4 Reasons to Integrate Current Events into your Curriculum
Ok, so you're not a social studies teacher. Current events don't apply to you or what you're doing with your students. Or do they? You don't have to be a social studies teacher to fuse current events into your curriculum. All subjects can incorporate current affairs into the curriculum.
I'm a life-science teacher, and I incorporate science news into my classes regularly. All teachers can and should include current events to some degree in their classroom, and this is why:
1) Include current events in class, and 21st C. content will follow:
It's important as teachers that we stay up-to-date. The world is changing, and it's changing quickly. If we want our students to have a shot at a decent life in the 21st. century we have to prepare them for the 21st-century. Part of helping them prepare for that world is giving them ample opportunity to know what's going on in it. Raise your hand if you've had a teacher that has clearly been delivering the same lesson for 30 years. You know the one. Don't let that be you. Our students deserve better.
2) Awareness of local and global issues help students build important life skills:
A deeper understanding of current topics in the news expand students' world view. This alone helps student develop essential competencies for a happy, healthy and productive future. Insight on what's happening in the world engenders empathy and compassion. It fosters responsible and active citizenship, a curiosity about the world outside of one-self, and an educated viewpoint. Education is a catalyst for change in the world. Student can and should be a part of that.
3) Incorporating current events is low-prep:
What educator doesn't want low-prep? We can be great, caring educators and still want to be smart with our time. The content is already there when it comes to current events. The only thing you need is an idea of how you want to implement it, what structure you'll apply, when and how often you'll work current events into your class, and what resources you'll utilize.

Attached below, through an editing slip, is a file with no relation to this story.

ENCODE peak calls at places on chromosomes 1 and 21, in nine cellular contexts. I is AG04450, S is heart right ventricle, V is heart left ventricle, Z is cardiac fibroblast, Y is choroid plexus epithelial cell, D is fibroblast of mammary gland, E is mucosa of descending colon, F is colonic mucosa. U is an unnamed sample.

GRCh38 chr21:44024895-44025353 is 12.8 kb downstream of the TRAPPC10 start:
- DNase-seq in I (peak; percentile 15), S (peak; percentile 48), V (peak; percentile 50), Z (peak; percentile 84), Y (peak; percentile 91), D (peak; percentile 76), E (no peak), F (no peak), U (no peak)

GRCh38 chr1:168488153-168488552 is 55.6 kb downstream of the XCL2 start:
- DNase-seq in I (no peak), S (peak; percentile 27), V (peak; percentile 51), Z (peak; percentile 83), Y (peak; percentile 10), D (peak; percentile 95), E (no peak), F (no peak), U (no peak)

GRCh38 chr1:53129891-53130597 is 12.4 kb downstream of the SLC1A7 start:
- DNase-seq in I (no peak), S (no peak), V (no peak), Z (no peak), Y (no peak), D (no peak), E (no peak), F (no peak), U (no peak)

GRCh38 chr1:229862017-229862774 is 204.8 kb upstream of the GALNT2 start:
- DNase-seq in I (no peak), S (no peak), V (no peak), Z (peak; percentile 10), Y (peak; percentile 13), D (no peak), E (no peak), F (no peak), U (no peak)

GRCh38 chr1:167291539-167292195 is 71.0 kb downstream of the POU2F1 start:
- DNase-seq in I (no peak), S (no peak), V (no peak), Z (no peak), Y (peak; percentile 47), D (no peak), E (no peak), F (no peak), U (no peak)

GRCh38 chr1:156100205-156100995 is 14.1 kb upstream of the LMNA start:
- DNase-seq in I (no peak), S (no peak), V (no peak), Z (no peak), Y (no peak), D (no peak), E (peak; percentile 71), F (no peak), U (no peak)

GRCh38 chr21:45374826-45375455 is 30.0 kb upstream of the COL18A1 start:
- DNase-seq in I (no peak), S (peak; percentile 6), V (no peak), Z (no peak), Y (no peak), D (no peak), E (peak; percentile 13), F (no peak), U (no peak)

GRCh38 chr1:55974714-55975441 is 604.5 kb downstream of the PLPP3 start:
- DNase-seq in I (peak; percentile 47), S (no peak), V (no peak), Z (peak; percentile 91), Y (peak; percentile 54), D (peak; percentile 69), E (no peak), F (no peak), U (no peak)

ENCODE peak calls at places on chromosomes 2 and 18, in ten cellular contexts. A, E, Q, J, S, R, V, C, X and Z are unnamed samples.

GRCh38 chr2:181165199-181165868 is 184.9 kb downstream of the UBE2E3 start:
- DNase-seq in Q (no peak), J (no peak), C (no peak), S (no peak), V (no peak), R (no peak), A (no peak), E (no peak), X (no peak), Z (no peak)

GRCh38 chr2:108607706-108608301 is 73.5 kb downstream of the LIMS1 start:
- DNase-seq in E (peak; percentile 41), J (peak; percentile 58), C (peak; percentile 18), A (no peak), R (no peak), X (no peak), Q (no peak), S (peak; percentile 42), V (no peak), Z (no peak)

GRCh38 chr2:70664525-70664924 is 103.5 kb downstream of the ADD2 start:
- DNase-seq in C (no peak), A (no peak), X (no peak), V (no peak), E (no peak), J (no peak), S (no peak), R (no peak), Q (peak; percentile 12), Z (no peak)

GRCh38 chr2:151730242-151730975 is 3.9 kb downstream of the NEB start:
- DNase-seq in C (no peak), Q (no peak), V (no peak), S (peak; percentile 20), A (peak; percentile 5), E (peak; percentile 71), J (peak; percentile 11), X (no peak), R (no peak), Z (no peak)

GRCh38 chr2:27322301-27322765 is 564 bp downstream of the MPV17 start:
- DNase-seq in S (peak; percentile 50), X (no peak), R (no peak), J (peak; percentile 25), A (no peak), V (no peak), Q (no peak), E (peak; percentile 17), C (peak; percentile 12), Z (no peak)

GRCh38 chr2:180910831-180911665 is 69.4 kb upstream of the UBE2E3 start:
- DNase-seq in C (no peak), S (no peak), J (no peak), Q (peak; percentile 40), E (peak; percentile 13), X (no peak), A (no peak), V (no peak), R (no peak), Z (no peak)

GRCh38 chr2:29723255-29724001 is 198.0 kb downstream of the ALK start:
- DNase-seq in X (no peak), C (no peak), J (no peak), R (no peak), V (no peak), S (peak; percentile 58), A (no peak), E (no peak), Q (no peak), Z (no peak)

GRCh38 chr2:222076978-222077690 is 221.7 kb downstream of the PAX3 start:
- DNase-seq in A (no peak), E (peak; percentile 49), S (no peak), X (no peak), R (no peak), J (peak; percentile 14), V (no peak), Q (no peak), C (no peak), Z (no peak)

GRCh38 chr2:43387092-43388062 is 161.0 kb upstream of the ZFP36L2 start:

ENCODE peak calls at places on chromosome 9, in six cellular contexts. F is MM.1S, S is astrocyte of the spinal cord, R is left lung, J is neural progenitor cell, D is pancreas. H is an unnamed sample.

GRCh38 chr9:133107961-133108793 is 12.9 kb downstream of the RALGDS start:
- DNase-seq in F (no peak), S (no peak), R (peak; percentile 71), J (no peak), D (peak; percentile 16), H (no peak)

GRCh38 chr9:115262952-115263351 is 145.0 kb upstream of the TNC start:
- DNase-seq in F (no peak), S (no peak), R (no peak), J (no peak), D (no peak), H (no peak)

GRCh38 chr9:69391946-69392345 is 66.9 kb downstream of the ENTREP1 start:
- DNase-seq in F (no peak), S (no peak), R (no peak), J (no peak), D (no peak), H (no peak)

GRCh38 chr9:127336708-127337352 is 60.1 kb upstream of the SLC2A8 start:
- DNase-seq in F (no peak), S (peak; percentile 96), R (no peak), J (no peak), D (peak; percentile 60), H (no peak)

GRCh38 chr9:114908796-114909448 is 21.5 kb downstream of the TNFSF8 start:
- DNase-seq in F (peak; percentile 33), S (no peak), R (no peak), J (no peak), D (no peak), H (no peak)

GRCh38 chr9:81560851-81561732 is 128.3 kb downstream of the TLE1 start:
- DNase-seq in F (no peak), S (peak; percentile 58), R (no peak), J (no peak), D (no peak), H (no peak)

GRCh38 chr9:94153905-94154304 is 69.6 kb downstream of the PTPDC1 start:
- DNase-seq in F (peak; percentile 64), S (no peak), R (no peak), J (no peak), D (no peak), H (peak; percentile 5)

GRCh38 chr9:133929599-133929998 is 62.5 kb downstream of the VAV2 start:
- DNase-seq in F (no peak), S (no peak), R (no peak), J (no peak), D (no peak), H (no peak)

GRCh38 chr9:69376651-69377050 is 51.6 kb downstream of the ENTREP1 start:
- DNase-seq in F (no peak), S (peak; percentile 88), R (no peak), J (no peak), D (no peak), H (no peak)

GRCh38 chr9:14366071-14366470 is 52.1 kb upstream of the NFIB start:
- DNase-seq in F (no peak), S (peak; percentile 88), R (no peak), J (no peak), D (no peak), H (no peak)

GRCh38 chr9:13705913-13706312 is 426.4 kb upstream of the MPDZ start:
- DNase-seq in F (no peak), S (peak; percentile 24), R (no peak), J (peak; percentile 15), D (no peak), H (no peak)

4) Current, relevant pedagogy nurtures intrinsic motivation to learn:
It shouldn't be surprising to any educator that students learn more when they can connect with the material. The material should be relevant, compelling, and important to the students. Providing student choice is a plus. News is interesting, especially if you're hitting up the best resources. You know your audience. Try a few different approaches with your students to see what works. If you're an art teacher, for example, try assigning a project on "art and activism."
Current Events Resources for all Subjects:
Vice News Series Worksheets and Extension Activities:
Vice News is super gritty, which students, especially teenagers love. They cover a wide range of topics, which is why it's great for a variety of subjects, not just social studies. The link above will bring you to a "bundle", 22 episodes, but you can pick and choose episodes in my store as well. I show a Vice episode every Monday in class to start off the week. My students love "Vice days".
Project-Based Learning - Current Events:
This is a good one for a variety of subjects as well because it's a generic template. If you want your students to focus on a specific discipline, ask that they're current event for this project relate to that concept.
Community Action Projects:
This is my latest resource. I like this one because it gives students an opportunity to act on a local or global issue. If you're an environmental science teacher, ask your students to focus their action plan on an environmental issue that's hot in the news. If you're a health instructor, ask that students act on a community health issue, and so on. This project gives student choice and provides all of the those life competencies that I mentioned above.
Experiential Learning Depot cyber sale ends today, so check out these resources before midnight tonight! Get those kids reading the paper! Good luck!
To provide innovative educational resources for educators, parents, and students, that go beyond lecture and worksheets.
Sara Segar, experiential life-science educator and advisor, curriculum writer, and mother of two.